In many applications, it is desirable to achieve wafer level package integration with one or more semiconductor devices. The interconnect between the semiconductor die has been achieved with through hole conductive vias or through hole plating and redistribution layers (RDL). However, the formation of the interconnect structure, including RDLs, is typically performed on an organic substrate having a low glass transition temperature (Tg). The substrate Tg is typically less than 200° C., which limits processing options for the interconnect structure.
A need exists for a method of forming a package having integrated thin film devices and circuitry and other mounted dies, devices, or packages. In addition, a need exists for manufacturing techniques for the system as described which reduce process steps, resulting in shorter cycle time and lower cost.
In one embodiment, the present invention is a method of making a semiconductor device comprising the steps of providing a first carrier, and forming an interconnect structure over the first carrier. The interconnect structure includes a first conductive layer and first insulating layer over the first conductive layer. The method further includes the steps of mounting a second carrier to the interconnect structure opposite the first carrier, removing the first carrier, mounting a semiconductor die to the interconnect structure opposite the second carrier, depositing an encapsulant over the semiconductor die and interconnect structure, and removing a second carrier.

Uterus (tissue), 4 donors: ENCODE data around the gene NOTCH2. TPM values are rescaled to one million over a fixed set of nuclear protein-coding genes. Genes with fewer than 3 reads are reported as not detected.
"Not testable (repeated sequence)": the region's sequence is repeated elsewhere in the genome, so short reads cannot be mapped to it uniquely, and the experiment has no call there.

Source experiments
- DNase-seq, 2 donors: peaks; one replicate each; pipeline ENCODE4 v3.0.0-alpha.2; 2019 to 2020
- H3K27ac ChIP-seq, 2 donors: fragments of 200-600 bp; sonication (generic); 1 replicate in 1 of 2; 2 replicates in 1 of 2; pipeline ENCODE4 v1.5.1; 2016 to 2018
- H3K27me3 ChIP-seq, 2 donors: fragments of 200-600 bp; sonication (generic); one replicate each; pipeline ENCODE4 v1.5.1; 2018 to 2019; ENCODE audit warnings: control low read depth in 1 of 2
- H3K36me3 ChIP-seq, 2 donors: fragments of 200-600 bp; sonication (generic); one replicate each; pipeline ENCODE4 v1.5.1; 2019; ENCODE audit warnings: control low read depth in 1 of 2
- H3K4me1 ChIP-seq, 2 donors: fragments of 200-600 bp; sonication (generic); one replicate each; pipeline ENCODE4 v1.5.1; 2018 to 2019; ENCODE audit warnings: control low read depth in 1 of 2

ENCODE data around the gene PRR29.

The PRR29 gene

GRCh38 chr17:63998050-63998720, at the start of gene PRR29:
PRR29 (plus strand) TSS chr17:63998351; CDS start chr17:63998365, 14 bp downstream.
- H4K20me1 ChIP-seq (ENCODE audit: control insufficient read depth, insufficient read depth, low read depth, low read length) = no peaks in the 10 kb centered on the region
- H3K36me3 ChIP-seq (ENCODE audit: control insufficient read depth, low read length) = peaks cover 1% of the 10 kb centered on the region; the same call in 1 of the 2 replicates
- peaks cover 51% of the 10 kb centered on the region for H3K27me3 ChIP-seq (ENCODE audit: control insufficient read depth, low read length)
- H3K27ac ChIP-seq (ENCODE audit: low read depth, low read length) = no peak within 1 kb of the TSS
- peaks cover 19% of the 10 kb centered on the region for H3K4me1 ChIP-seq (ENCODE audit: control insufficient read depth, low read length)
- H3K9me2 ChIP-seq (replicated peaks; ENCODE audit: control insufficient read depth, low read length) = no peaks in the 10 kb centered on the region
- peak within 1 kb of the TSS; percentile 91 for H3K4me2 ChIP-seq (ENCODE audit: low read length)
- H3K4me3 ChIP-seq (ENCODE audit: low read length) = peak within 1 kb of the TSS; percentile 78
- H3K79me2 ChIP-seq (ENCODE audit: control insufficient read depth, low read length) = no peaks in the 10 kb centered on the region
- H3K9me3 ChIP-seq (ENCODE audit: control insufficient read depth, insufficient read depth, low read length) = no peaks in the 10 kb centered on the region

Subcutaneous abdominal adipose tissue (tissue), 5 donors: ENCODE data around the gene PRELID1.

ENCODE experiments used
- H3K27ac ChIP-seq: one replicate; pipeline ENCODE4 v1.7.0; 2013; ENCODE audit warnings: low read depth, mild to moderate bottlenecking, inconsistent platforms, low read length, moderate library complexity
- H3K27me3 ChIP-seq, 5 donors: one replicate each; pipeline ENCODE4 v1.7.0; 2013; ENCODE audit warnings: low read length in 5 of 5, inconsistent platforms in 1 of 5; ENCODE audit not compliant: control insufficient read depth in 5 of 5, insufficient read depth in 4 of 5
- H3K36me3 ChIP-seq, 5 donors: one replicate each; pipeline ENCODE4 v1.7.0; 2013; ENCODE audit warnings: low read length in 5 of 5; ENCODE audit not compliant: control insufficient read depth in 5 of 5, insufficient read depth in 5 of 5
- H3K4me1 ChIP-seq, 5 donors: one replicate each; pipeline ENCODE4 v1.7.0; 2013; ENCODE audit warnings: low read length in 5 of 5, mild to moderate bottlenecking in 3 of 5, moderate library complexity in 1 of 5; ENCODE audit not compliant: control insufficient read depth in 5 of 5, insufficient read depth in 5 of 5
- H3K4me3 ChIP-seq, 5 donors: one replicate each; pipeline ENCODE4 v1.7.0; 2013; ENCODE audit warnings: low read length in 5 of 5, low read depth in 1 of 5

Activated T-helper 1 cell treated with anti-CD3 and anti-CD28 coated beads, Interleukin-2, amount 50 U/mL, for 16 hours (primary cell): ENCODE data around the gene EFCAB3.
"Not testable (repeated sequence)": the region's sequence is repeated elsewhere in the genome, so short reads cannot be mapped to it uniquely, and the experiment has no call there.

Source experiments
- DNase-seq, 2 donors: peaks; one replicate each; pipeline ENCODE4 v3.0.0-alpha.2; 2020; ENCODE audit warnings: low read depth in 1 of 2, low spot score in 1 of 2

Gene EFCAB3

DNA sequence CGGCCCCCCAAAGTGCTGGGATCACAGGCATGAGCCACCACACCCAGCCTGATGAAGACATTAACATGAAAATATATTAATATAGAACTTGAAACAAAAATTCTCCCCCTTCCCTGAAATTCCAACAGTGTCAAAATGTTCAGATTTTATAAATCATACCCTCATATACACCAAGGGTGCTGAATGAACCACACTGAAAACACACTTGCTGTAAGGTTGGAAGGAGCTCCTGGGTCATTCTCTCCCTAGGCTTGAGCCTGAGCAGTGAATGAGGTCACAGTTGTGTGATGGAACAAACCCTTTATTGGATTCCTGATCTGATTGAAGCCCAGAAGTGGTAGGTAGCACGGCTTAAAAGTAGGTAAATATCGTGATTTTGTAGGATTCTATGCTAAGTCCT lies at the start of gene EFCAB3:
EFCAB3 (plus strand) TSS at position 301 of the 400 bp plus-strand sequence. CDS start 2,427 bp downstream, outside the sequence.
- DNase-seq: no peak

In another embodiment, the present invention is a method of making a semiconductor device comprising the steps of providing a carrier, forming a first interconnect structure over the carrier, forming a plurality of conductive pillars over the first interconnect structure opposite the carrier, mounting a semiconductor die to the first interconnect structure between the conductive pillars, depositing an encapsulant over the semiconductor die and first interconnect structure and around the conductive pillars, and forming a second interconnect structure over the semiconductor die and conductive pillars.
In another embodiment, the present invention is a method of making a semiconductor device comprising the steps of forming a first interconnect structure, forming a plurality of conductive pillars over the first interconnect structure, mounting a semiconductor die to the first interconnect structure between the conductive pillars, and depositing an encapsulant over the semiconductor die and first interconnect structure and around the conductive pillars.